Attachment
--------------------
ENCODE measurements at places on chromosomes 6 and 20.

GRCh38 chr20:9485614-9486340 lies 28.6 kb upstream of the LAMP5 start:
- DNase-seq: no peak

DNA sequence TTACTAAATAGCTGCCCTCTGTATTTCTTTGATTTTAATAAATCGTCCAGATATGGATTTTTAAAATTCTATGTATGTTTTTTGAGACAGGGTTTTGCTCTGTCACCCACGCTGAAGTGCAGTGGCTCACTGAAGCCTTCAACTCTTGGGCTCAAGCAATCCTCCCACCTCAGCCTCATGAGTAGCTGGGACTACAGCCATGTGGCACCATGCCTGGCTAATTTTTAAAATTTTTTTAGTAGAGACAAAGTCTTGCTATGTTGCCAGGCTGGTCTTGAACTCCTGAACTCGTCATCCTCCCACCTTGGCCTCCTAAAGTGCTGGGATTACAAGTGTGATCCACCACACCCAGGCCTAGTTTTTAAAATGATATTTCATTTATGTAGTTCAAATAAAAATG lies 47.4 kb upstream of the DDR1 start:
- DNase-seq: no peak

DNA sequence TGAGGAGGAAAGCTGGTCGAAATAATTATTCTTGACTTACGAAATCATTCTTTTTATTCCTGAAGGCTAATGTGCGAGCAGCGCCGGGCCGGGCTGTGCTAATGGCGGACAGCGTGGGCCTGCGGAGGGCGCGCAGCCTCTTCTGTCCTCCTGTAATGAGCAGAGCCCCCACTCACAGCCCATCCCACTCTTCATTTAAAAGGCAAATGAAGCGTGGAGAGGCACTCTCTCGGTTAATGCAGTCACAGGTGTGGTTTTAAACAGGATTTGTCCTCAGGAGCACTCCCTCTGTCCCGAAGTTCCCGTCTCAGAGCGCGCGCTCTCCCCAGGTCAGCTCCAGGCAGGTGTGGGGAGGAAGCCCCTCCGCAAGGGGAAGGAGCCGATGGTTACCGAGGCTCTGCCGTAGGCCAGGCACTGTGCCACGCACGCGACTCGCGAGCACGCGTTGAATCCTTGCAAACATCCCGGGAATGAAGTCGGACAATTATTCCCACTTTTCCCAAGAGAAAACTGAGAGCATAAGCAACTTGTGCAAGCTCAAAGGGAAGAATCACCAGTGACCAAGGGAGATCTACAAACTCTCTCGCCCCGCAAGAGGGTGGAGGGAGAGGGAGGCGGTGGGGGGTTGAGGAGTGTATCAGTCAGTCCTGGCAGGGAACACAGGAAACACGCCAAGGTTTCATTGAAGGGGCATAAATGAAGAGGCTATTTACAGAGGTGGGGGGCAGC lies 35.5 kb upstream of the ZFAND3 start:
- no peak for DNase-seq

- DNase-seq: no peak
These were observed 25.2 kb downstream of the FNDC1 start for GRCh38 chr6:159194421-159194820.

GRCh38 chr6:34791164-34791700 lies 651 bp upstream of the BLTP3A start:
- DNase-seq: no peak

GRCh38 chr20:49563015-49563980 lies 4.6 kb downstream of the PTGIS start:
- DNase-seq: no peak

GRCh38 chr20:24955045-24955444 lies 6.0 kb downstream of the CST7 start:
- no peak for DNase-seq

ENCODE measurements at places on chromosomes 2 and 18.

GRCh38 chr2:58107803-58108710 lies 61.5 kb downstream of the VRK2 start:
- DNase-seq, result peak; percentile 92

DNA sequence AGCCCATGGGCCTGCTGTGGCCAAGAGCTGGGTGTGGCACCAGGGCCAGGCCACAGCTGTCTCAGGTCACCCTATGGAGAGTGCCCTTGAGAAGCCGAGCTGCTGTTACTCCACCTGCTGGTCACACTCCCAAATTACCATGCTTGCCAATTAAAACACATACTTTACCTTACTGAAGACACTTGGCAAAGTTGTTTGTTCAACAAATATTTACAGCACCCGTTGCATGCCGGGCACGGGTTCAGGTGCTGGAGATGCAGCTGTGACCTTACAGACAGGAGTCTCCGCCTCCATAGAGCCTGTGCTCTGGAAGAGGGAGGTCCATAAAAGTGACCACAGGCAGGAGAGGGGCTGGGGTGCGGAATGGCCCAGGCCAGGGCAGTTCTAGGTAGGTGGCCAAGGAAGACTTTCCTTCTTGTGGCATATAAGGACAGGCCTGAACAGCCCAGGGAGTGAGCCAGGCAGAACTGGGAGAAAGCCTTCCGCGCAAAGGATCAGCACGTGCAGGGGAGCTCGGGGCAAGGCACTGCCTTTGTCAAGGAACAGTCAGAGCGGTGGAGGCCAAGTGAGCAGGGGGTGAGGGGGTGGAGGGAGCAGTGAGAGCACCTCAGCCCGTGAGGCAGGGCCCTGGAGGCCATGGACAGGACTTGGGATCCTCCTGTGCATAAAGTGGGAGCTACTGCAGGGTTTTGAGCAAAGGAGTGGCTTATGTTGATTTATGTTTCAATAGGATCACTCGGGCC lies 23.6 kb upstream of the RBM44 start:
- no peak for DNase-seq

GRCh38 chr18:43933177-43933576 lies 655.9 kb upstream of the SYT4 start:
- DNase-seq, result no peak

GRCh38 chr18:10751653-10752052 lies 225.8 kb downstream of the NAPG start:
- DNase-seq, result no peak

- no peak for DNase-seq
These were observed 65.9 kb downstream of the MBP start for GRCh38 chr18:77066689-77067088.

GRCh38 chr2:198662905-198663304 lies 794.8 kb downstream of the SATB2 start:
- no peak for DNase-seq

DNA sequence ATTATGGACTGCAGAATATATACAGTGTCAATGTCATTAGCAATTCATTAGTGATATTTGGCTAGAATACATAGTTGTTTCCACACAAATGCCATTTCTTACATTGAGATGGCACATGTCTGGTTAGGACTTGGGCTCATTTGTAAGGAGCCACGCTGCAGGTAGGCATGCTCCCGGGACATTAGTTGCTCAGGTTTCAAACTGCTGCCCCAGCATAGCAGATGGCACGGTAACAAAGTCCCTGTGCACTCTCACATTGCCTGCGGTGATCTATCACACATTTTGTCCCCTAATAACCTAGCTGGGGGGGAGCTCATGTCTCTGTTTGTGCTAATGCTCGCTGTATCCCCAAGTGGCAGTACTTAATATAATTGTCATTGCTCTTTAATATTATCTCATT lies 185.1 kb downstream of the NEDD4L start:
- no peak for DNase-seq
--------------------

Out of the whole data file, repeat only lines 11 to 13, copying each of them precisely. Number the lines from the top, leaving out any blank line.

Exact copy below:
- DNase-seq: no peak

GRCh38 chr20:49563015-49563980 lies 4.6 kb downstream of the PTGIS start:
- DNase-seq: no peak